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Maryland volleyball falls in straight sets at No. 4 Wisconsin

The Terps were silenced on the road, losing their second consecutive match.


Down 7-1 to begin its match at No. 4 Wisconsin, Maryland volleyball head coach Adam Hughes called a timeout, hoping to stop the Badgers’ momentum in its tracks and regroup his team.

It didn’t work as a kill from Badger outside hitter Grace Loberg put the Terps down 8-1. The lead quickly extended to 9-1, which Maryland couldn’t ever overcome in an eventual straight set loss.

“We’re disappointed to be honest with you,” Hughes said. “I thought Wisconsin came out and was playing really well early...It came down to we didn’t make enough plays. We had some opportunities to do those and it was within our game to make those plays.”

When Maryland took the Nittany Lions to five sets in a loss in State College, Pennsylvania, on Oct. 11, it looked like the program might finally have the chops to compete against the top talent in the conference.

But that hasn't been the case since.

After being swept by then-No. 8 Penn State on Saturday, the Terps were blanked once again just five days later, losing two consecutive straight-set matches with Wednesday’s loss.

After falling into the 9-1 hole in set one, the Terps eventually worked their way back into the set, including a 11-4 run after being down 10 to cut the lead to 21-18. Three points was as close as Maryland (12-11, 4-7 Big Ten) got though, falling into an early 1-0 match hole.

“They really just jumped all over us. It was a big atmosphere, big crowd, top-5 team,” freshman outside hitter Rebekah Rath said. “I think we’re still trying to find our footing and get used to playing in that kind of crowd.”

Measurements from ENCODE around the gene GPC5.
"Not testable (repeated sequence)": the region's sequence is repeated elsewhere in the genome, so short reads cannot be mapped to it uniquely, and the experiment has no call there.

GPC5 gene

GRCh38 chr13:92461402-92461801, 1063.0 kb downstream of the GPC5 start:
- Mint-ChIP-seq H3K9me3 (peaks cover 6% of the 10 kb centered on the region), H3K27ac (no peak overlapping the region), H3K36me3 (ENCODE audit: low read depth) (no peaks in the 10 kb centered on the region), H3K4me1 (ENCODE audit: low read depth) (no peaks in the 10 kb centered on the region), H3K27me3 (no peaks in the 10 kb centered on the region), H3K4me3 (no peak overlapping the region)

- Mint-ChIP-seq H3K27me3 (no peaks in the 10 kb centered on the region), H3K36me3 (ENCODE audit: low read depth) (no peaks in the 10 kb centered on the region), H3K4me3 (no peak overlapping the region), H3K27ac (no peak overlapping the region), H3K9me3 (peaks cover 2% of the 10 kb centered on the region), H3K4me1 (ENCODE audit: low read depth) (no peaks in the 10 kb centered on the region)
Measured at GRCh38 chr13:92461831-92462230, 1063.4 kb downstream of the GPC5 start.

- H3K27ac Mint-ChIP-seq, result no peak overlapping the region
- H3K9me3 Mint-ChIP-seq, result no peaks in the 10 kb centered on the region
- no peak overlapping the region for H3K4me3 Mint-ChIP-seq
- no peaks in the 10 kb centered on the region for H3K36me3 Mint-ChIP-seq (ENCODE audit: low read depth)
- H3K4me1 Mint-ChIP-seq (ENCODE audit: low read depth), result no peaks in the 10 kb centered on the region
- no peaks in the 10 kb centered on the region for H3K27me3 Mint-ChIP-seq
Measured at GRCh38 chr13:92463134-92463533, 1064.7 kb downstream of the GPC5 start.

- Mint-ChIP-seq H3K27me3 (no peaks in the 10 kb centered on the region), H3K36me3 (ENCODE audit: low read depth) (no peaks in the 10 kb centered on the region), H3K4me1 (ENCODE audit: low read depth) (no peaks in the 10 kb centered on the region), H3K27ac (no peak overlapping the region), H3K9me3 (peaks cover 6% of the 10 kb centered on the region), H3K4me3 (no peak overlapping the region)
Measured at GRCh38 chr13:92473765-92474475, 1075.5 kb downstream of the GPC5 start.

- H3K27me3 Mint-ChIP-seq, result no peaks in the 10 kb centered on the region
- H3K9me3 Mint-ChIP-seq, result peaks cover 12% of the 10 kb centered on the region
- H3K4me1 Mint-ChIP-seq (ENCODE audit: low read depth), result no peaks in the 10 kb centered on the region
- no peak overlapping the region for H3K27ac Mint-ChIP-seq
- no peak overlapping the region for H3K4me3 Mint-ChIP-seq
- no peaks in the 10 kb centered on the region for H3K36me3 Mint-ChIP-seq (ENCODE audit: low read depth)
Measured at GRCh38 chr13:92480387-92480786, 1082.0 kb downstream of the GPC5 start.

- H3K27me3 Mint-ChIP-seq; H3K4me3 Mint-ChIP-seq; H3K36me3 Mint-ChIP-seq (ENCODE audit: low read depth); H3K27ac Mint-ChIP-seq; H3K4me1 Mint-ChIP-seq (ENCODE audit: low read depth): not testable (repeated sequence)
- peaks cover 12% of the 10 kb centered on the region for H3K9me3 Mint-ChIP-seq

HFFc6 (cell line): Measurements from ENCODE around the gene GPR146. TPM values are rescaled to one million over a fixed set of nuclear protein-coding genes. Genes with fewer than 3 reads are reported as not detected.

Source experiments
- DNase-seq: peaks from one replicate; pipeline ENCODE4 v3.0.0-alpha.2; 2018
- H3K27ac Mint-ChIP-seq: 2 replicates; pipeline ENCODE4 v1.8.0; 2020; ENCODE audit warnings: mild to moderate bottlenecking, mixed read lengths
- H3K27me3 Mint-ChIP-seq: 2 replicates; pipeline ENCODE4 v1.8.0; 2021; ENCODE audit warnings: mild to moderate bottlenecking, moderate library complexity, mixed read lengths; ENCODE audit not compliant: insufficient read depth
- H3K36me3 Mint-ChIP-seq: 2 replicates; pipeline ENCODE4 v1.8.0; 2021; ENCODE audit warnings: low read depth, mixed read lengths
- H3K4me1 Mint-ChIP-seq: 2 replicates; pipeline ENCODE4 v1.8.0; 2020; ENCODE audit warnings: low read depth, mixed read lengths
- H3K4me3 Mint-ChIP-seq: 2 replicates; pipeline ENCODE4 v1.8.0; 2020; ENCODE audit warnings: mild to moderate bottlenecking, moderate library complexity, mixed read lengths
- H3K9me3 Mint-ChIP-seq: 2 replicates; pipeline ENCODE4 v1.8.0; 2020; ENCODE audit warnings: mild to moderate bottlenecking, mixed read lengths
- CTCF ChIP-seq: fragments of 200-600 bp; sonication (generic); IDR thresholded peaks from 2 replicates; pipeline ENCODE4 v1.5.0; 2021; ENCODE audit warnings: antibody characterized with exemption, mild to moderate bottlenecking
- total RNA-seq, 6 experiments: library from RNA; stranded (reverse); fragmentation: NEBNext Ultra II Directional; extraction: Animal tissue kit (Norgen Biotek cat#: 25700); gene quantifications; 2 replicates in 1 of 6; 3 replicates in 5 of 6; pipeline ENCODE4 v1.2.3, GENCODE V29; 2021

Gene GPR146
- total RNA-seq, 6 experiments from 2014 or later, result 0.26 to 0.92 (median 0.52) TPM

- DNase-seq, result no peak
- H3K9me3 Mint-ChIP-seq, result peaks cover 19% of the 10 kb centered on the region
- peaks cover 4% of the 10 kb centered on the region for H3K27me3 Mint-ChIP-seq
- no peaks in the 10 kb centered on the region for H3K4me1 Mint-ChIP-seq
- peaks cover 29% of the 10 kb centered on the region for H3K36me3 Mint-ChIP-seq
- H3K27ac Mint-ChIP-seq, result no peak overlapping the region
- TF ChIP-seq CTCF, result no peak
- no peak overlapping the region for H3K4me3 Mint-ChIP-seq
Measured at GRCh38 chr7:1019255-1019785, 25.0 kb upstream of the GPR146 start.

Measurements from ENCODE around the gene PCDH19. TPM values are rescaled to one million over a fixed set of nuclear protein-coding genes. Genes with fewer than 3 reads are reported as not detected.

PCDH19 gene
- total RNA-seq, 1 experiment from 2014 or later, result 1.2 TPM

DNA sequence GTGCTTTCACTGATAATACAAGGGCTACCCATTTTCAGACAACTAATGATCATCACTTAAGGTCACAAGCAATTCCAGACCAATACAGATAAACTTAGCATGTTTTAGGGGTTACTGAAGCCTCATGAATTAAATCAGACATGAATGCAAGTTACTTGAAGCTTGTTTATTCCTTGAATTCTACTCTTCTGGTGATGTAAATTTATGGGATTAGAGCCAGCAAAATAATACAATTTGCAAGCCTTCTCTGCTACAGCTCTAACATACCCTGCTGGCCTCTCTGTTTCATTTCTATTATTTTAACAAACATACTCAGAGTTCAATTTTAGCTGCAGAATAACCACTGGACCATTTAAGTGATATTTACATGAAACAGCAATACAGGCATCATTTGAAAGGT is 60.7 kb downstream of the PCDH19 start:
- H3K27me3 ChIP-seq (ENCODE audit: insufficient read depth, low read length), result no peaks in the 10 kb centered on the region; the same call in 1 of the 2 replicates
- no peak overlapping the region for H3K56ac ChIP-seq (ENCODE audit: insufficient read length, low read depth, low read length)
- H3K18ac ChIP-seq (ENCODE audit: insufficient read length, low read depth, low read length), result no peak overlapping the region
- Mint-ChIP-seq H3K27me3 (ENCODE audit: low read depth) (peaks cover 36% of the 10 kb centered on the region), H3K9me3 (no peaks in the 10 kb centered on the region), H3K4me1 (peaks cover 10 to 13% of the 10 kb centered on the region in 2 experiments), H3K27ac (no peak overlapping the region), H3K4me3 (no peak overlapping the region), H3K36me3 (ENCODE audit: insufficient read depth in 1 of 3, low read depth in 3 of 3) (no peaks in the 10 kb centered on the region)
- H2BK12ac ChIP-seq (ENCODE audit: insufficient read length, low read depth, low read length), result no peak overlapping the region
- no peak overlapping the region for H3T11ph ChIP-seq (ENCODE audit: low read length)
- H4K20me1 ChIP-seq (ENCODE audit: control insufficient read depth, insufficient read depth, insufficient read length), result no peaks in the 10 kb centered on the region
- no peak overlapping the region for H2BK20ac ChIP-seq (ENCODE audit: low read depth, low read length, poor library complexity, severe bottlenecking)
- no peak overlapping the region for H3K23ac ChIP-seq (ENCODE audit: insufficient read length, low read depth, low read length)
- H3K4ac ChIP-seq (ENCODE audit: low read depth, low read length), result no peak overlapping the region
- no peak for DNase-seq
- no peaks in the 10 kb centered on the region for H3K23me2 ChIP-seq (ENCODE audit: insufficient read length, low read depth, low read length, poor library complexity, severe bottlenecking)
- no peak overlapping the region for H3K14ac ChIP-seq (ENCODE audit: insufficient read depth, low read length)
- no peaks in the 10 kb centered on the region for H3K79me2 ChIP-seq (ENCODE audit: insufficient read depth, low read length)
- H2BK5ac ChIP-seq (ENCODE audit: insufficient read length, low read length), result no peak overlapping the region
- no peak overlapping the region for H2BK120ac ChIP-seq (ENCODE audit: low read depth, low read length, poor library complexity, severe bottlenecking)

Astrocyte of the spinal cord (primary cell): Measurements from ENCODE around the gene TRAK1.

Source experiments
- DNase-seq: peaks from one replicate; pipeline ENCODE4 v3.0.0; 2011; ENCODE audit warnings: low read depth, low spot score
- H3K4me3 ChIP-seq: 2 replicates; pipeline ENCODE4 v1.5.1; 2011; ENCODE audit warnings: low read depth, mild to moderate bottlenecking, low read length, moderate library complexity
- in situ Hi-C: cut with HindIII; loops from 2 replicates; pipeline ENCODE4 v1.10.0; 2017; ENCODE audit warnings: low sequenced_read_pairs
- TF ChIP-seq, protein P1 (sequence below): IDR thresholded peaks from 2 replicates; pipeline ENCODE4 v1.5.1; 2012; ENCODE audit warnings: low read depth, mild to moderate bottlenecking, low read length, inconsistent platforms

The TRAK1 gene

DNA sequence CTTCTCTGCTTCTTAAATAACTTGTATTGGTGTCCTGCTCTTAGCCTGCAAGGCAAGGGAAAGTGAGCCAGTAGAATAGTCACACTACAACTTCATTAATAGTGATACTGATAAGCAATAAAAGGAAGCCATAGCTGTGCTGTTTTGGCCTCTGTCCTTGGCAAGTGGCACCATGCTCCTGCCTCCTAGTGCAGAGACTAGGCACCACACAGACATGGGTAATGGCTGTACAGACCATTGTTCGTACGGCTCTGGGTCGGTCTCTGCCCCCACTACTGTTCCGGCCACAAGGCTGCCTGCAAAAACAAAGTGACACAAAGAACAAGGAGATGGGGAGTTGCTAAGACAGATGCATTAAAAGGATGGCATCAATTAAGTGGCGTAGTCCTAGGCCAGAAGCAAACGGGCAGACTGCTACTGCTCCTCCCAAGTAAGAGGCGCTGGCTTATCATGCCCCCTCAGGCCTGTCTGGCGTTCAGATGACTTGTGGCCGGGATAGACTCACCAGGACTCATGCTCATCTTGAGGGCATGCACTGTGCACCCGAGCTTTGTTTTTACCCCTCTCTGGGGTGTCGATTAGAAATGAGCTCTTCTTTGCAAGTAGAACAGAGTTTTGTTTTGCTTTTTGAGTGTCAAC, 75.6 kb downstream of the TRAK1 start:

Maryland was kept afloat by senior setter Samantha Snyder, who recorded four service aces in the set, including three in four points that helped the Terps cut the lead to three. However, the Terps were limited to eight kills in the set, hitting .026.

Set two was a better response from the Terps, who kept the score within five points for the early part of the set. That didn’t last long as a 9-4 run put Wisconsin (15-4, 11-0) ahead 15-11. Maryland was able to generate more offense, as did the Badgers, who flirted around .450 late.

A late Wisconsin 6-2 run put the set out of hand as the Terps failed to hit over .100 for the second straight set, hitting .061 with nine kills. Wisconsin’s aggressive attack showed, hitting .433 with 14 kills.

Maryland saved its best set for the third, but it was too little, too late. The score was close for much of the set, though, as Wisconsin stretched it out to 15-11. The Terps used a 5-1 run to tie the set at 16-16, hitting .500 to that point in the set.

Two Badger kills and a crucia service error from Terp Erika Pritchard, her second of the match, started a 6-1 Wisconsin run to put Maryland down five late, sealing the set and match win. While Maryland hit. 522 in the set, Wisconsin hit .517 with 19 kills and .369 overall.

“Being the underdog right now is one of the struggles,” sophomore middle blocker Rainelle Jones said. “I think we can match up against these teams, but I think we need to step up and be more scrappy against big teams like this.”

Three things to know

1. Maryland’s attack was silenced. Maryland hit below .100 in the first two sets, failing to record double-digit kills in both. The Terps’ two best hitters, Erika Pritchard and Katie Myers, combined for just 15 kills in the match, as Maryland had 19 less kills than Wisconsin overall.

2. The Terps had no answer for Dana Rettke. Rettke, the 6’8 junior middle blocker, came back last weekend against Michigan after a previous injury. She was dominant and error-free Wednesday, hitting .654 with 17 kills, leading the Badgers.

“We did pretty good against her left side, but when they were able to run towards our right side, our outside, we had some problems,” Hughes said.

3. Ranked opponents haven’t been kind to Maryland. The Terps haven’t won a match against ranked teams in the Big Ten this season, losing their last three in straight sets. It’s been a rough stretch and it doesn't get easier ahead with No. 6 Minnesota on Nov. 8 and Wisconsin again on Nov. 9.